The suffix tree - the compacted trie of all the suffixes of a string - is the most important and widely-used data structure in string processing. We consider a natural combinatorial question about suffix trees: for a string S of length n, how many nodes nu(S)(d) can there be at (string) depth d in its suffix tree? We prove nu(n, d) = max(S) (is an element of Sigma n) nu(S)(d) is O ((n/d) log(n/d)), and show that this bound is asymptotically tight, describing strings for which nu(S)(d) is Omega((n/d)log(n/d)). (C) 2020 Elsevier B.V. All rights reserved.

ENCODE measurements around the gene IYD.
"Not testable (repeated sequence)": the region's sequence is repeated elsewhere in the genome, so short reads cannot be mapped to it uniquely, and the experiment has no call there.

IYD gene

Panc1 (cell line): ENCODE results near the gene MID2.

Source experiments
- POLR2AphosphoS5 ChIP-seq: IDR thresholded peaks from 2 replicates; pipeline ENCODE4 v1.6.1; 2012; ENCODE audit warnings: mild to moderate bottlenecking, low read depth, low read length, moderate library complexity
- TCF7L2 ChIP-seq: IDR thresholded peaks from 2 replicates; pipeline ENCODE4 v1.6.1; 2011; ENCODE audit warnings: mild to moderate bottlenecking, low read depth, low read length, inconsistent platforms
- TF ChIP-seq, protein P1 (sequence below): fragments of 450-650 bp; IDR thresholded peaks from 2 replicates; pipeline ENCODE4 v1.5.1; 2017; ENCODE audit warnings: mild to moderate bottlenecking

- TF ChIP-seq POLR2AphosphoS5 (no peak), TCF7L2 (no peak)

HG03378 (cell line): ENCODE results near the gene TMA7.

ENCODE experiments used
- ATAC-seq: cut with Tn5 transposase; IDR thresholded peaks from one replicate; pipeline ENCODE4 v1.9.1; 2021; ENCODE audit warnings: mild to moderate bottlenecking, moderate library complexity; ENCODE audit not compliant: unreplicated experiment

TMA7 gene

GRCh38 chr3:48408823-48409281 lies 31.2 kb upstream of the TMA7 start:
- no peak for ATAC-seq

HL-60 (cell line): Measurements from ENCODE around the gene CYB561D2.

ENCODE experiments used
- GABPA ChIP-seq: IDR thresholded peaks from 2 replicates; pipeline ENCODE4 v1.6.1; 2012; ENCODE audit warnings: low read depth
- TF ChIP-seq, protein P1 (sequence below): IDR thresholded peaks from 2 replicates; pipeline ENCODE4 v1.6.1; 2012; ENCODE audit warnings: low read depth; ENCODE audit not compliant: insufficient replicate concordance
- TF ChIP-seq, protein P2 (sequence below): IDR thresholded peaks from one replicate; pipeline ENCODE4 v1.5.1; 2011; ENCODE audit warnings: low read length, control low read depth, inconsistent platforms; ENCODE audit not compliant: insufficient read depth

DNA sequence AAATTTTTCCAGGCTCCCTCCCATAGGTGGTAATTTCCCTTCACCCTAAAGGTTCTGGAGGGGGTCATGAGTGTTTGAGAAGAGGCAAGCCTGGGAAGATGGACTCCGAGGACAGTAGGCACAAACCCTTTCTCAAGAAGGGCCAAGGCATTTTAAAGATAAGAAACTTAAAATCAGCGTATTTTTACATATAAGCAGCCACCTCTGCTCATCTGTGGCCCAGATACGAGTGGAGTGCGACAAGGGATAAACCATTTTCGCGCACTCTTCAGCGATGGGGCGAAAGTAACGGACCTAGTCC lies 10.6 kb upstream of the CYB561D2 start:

Original languageEnglish
JournalTheoretical Computer Science
Pages (from-to) 63-67
Number of pages5
Publication statusPublished - 16 Jan 2021
MoE publication typeA1 Journal article-refereed

Fields of Science

  • 113 Computer and information sciences
  • String
  • Suffix tree
  • Suffix array
  • Longest common prefix
  • Combinatorics

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